We have covered the rising costs of medications in previous blog posts (at length), often times regarding specific medications that—while being life-changing—only affects a relatively small population. Despite the smaller personal impact of these raising prices, we address them because they are indicative of a much larger issue.  The issue comes into clearer focus when a life-saving auto-injection device that is necessary to survive allergic reactions for as many as 15 million Americans raises its price by over 500%.

EpiPen has become synonymous with epinephrine auto-injectors used by those with severe allergic reactions.  In 2007 a two-pack of EpiPens cost $56.  Today, the same two-pack is now $365. The device itself contains about $1 worth of epinephrine.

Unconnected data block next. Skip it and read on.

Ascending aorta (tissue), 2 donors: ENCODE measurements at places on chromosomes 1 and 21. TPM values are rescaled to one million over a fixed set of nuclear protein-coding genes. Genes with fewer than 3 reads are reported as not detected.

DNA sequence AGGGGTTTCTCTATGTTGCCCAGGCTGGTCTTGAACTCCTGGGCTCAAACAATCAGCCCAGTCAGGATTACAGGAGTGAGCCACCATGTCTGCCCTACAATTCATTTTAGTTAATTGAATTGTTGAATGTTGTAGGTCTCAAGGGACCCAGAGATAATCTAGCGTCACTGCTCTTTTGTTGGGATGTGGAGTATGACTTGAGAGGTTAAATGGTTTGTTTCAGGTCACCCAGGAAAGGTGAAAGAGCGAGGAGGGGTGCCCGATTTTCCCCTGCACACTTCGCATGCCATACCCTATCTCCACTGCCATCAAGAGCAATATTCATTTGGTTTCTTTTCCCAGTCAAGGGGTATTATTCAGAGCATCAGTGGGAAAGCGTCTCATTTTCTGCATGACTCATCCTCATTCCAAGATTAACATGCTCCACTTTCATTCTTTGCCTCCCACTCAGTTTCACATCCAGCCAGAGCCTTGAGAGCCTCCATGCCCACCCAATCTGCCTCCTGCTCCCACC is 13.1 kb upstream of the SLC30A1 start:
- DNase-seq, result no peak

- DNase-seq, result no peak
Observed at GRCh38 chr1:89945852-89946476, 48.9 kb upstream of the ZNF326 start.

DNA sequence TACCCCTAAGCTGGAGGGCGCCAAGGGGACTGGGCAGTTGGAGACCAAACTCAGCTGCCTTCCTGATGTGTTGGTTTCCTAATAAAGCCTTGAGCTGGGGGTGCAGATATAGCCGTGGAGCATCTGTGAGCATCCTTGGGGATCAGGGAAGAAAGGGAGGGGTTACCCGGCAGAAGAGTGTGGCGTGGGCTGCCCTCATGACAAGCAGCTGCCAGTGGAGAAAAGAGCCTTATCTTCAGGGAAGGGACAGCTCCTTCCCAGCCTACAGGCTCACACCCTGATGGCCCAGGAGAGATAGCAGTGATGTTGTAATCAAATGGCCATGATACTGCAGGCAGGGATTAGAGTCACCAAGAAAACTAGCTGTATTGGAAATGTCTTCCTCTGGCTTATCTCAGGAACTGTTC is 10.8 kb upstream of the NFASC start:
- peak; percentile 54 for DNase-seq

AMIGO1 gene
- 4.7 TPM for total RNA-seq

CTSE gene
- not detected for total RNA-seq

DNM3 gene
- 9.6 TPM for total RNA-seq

Last year, a generic medication for toxoplasmosis—a parasitic infection that often targets individuals with weakened immune systems such as those with AIDS or cancer—increased from $13.50 per pill to $750 per pill. Despite relatively low prescription

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